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Founder Simulations

Hsu Ken Ooi
Hsu Ken Ooi
1 min read

Great founders have this uncanny ability to run highly accurate, localized simulations about their business in their heads. What's surprising is none of them could do this when they started.

What's the benefit of being able to mentally run accurate simulations? You can predict the future. If you want to grow by 2x in the next month, you can come up with ideas on how to do it, run it through your mental simulator and know what will and won't work.

Nobody starts with this ability. In the beginning, everyone's mental simulator is laughably bad. Not only is it often wrong, it often doesn't yield a result at all. Should I do X? No idea.

A primary difference between good, okay and bad founders is how quickly they are able to improve their mental simulators.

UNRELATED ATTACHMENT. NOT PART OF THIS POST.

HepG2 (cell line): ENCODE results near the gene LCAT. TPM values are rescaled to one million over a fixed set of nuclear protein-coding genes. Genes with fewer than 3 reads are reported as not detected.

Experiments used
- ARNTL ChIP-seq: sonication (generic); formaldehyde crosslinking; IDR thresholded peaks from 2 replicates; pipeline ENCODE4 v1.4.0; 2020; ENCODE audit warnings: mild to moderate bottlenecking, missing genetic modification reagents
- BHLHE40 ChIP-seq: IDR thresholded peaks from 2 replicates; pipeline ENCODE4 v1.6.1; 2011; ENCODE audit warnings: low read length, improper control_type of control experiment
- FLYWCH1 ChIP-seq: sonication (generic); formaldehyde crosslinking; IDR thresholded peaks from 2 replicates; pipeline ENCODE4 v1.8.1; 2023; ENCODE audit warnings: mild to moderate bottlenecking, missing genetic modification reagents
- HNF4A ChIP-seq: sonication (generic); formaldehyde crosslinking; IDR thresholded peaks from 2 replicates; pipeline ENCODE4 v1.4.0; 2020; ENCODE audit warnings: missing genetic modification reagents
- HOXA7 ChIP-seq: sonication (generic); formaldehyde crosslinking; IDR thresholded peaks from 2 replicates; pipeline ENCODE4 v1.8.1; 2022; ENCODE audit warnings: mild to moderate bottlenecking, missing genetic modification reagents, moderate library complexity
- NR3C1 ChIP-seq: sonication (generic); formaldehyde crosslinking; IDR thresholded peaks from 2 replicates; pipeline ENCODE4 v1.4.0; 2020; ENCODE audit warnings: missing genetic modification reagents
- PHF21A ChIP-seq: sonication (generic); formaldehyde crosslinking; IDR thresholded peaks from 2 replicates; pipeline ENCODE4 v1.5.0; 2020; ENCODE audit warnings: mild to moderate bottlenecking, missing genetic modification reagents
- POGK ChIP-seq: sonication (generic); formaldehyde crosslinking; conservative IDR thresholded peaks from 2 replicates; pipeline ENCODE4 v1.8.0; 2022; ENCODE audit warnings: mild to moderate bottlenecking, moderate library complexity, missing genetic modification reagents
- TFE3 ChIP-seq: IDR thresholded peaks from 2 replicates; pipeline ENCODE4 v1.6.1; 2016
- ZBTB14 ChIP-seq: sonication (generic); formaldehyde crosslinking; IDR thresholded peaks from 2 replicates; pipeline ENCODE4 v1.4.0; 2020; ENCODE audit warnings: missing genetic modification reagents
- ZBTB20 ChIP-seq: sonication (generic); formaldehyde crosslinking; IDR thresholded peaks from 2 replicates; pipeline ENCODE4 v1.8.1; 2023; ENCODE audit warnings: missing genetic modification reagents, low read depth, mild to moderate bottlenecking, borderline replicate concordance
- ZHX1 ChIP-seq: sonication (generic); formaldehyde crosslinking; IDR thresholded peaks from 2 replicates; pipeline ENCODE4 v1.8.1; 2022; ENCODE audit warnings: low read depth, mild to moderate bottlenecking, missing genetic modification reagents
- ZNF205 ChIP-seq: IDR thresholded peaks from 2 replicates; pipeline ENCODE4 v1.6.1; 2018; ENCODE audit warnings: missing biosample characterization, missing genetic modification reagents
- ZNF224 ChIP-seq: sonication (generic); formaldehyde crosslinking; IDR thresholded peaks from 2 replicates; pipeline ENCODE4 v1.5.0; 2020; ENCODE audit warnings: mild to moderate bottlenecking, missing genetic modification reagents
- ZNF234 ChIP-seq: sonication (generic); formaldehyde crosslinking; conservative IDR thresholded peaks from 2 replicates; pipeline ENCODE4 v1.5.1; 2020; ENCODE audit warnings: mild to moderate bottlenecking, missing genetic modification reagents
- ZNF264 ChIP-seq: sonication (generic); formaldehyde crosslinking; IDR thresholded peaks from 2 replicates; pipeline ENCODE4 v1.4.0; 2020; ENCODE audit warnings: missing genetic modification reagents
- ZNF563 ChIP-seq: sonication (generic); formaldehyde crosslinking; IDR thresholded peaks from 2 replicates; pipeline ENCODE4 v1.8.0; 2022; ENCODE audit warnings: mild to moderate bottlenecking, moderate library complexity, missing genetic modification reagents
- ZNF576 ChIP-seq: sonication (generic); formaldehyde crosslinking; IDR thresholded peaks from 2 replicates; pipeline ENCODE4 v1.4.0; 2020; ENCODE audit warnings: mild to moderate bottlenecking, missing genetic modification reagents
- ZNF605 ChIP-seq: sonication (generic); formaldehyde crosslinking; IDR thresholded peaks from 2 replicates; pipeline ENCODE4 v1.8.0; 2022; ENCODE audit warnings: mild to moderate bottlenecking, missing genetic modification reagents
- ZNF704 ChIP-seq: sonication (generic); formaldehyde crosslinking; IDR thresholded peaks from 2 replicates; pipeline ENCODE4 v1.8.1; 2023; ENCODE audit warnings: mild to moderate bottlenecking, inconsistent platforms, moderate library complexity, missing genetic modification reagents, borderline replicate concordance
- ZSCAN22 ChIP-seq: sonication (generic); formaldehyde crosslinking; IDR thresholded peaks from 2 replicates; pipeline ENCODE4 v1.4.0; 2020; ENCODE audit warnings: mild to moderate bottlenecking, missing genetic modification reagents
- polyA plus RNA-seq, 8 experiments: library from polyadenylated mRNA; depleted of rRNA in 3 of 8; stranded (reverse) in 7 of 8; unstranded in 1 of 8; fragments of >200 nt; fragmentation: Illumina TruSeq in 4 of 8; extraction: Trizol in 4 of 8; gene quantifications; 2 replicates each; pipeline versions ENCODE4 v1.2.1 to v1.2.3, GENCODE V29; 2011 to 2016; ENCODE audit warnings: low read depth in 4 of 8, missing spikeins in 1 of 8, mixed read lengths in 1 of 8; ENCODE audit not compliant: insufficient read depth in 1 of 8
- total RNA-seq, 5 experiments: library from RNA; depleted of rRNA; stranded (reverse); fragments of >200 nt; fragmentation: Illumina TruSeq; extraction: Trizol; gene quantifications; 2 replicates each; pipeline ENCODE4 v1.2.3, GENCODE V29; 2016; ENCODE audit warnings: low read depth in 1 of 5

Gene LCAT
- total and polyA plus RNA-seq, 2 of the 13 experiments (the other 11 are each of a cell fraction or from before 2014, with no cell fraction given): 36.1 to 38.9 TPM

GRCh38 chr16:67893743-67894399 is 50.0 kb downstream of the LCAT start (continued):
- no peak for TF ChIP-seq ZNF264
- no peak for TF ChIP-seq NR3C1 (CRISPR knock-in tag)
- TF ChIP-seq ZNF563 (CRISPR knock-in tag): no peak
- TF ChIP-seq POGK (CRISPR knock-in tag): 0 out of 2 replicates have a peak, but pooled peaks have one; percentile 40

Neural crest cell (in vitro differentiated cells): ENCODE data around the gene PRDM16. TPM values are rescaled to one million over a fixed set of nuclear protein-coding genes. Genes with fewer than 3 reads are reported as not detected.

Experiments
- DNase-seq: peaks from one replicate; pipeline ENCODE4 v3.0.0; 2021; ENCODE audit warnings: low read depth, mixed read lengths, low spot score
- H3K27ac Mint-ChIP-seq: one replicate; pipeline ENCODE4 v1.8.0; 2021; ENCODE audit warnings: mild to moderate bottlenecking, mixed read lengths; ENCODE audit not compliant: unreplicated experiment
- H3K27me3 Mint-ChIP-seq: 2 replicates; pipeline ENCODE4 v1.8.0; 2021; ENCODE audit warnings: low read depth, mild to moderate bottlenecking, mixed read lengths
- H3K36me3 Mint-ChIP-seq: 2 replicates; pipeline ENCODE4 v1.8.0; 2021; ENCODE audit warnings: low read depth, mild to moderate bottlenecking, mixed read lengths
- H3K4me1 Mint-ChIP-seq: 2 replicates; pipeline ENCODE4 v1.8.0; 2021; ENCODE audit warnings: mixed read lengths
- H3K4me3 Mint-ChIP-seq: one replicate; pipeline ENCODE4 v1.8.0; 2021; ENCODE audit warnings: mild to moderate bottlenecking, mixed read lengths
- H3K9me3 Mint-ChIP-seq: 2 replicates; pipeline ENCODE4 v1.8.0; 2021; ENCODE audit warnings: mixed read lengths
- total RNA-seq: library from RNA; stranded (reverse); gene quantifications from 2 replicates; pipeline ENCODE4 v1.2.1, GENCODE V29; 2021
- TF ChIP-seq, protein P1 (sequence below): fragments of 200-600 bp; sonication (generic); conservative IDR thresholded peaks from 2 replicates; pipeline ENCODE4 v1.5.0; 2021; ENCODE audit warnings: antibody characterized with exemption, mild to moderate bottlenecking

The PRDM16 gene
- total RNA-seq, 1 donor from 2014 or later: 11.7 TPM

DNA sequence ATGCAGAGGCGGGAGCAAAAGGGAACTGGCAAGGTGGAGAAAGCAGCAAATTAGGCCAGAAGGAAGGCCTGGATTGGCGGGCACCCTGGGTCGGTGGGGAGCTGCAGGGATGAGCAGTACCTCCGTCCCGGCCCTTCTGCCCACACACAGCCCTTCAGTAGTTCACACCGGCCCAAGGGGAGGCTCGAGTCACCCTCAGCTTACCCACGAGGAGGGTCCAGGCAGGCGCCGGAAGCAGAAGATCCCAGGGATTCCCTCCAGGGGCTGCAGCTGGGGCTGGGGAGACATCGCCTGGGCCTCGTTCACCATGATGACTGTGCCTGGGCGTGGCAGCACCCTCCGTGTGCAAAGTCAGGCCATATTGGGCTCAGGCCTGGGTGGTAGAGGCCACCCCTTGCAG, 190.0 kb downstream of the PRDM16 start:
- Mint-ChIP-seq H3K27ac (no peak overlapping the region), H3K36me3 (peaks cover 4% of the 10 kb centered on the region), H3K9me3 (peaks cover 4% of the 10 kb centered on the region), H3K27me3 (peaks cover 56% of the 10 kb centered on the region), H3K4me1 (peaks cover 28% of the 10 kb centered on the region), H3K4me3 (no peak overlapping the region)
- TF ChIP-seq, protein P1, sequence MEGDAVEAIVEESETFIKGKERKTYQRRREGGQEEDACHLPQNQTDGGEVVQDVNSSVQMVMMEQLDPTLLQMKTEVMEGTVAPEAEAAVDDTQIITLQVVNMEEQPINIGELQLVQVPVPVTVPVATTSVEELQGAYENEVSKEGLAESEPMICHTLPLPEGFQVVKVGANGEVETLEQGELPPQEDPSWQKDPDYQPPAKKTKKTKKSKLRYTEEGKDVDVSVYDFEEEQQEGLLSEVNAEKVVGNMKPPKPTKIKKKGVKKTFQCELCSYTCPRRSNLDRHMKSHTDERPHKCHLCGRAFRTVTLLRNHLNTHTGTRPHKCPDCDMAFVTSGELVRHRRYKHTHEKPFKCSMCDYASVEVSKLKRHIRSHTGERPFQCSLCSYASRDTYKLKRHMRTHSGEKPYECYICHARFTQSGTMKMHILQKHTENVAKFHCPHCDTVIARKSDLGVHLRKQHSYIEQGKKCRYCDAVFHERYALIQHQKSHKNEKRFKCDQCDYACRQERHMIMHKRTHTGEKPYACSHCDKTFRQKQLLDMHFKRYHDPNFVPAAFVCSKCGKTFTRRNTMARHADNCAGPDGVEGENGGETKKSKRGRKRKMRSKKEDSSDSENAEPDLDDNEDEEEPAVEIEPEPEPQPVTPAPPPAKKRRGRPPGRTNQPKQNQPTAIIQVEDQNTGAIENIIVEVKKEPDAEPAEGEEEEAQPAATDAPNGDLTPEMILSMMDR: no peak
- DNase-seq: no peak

• Bad founders don't realize there's something to improve
  • Okay founders struggle to improve
  • Great founders are effective at improving

The trick is self-directed learning. A good founder will take a step back, analyse the mental model the simulator is built on, diagnose what they need to learn then devise and execute on a plan to learn those things.

Imagine a founder doing sales but is unable to close a customer.

An okay founder will try random things (different prices, customers, etc.) hoping they stumble into a solution. Maybe they get lucky but it's wasteful and there's no guarantee they'll get lucky next time.

A great founder will identify the potential causes, prioritize those they think are most likely then devise a plan to systematically test. There's no luck involved, it's an inevitable march to a solution.

Because the good founder is systematically testing, they learn more, faster. Therefore their mental model is improving faster and so is the accuracy of their mental simulator.

At some point, you too can evaluate the 14,600,005 possible outcomes to find the 1 way to beat Thanos.

Hsu Ken Ooi